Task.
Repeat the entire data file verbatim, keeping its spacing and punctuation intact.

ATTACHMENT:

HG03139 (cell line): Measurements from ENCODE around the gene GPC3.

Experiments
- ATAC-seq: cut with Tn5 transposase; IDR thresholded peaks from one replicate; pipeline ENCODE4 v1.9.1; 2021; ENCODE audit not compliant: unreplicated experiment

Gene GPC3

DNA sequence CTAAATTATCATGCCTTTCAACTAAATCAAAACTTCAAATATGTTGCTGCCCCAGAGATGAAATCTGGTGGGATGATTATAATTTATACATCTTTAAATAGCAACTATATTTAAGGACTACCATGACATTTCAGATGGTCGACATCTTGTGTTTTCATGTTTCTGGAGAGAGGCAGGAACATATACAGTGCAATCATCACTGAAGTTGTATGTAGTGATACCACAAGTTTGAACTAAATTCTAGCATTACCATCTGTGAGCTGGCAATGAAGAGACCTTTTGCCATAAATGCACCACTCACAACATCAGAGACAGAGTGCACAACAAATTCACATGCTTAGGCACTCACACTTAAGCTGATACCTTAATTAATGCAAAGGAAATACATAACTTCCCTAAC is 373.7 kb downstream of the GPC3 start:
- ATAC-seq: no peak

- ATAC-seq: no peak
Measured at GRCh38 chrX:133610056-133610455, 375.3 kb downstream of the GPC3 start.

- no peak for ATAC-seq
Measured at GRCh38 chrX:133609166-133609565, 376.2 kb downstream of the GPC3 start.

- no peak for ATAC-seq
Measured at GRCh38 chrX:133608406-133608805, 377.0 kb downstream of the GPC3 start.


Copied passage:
HG03139 (cell line): Measurements from ENCODE around the gene GPC3.

Experiments
- ATAC-seq: cut with Tn5 transposase; IDR thresholded peaks from one replicate; pipeline ENCODE4 v1.9.1; 2021; ENCODE audit not compliant: unreplicated experiment

Gene GPC3

DNA sequence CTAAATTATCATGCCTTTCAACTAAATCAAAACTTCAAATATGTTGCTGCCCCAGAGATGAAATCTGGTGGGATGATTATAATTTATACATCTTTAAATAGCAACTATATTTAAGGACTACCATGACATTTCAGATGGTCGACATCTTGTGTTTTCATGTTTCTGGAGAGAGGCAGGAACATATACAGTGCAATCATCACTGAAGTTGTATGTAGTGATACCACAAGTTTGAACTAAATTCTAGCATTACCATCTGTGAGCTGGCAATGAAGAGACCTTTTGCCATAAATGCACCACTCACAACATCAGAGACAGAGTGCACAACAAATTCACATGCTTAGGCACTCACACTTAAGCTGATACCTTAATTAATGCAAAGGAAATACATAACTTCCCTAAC is 373.7 kb downstream of the GPC3 start:
- ATAC-seq: no peak

- ATAC-seq: no peak
Measured at GRCh38 chrX:133610056-133610455, 375.3 kb downstream of the GPC3 start.

- no peak for ATAC-seq
Measured at GRCh38 chrX:133609166-133609565, 376.2 kb downstream of the GPC3 start.

- no peak for ATAC-seq
Measured at GRCh38 chrX:133608406-133608805, 377.0 kb downstream of the GPC3 start.